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Electrical stimulation of the macaque ventral tegmental area drives category-selective learning without attention
Journal Contribution - Journal Article
Perception improves by repeated practice with visual stimuli, a phenomenon known as visual perceptual learning (VPL). The interplay of attentional and neuromodulatory reward signals is hypothesized to cause these behavioral and associated neuronal changes, although VPL can occur without attention (i.e., task-irrelevant VPL). In addition, task-relevant VPL can be category-selective for simple attended oriented stimuli. Yet, it is unclear whether category-selective task-irrelevant VPL occurs and which brain centers mediate underlying forms of adult cortical plasticity. Here, we show that pairing subliminal complex visual stimuli (faces and bodies) with electrical microstimulation of the ventral tegmental area (VTA-EM) causes category-selective task-irrelevant VPL. These perceptual improvements are accompanied by fMRI signal changes in early and late visual and frontal areas, as well as the cerebellum, hippocampus, claustrum, and putamen. In conclusion, Pavlovian pairing of unattended complex stimuli with VTA-EM causes category-selective learning accompanied by changes of cortical and subcortical neural representations in macaques.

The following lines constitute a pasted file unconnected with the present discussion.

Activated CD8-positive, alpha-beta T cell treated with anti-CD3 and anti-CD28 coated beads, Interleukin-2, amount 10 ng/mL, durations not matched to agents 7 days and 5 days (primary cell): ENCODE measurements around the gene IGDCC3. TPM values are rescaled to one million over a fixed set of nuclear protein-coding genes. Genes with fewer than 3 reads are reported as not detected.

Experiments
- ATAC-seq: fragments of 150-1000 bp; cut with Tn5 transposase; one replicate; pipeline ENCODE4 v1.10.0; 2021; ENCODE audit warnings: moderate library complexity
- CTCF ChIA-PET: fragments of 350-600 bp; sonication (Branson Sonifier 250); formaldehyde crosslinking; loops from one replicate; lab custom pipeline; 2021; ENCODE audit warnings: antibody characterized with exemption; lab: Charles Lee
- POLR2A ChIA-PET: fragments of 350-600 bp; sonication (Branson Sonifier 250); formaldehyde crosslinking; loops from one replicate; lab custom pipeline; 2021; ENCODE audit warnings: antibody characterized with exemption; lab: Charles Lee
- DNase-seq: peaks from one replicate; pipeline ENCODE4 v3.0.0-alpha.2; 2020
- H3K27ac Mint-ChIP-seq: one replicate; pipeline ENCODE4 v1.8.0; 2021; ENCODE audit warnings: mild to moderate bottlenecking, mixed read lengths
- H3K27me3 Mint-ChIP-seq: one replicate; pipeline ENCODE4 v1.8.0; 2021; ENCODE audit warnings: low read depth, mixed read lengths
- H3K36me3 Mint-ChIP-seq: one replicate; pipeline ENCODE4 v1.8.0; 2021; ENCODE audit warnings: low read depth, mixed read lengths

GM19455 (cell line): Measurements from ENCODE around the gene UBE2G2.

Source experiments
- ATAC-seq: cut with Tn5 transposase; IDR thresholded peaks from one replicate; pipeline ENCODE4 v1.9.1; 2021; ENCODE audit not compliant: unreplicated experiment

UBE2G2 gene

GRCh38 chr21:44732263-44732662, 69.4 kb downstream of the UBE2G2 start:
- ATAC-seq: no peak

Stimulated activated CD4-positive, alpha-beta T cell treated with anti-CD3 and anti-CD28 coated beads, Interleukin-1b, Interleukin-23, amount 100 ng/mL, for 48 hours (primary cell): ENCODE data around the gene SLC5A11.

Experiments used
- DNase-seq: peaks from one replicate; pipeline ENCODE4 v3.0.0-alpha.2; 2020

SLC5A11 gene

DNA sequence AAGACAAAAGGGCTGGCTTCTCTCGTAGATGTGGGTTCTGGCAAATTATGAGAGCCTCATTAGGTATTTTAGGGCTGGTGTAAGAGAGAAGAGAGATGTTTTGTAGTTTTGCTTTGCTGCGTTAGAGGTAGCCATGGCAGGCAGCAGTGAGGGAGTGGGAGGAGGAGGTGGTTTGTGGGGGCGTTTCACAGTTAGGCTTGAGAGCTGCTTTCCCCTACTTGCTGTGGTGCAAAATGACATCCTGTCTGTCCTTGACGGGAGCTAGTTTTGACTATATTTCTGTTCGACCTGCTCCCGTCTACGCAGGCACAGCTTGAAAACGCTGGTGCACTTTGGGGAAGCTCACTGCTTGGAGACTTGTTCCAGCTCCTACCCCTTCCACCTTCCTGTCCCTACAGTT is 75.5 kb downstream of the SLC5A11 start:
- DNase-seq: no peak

Pages: 1381 - +
Number of pages: 22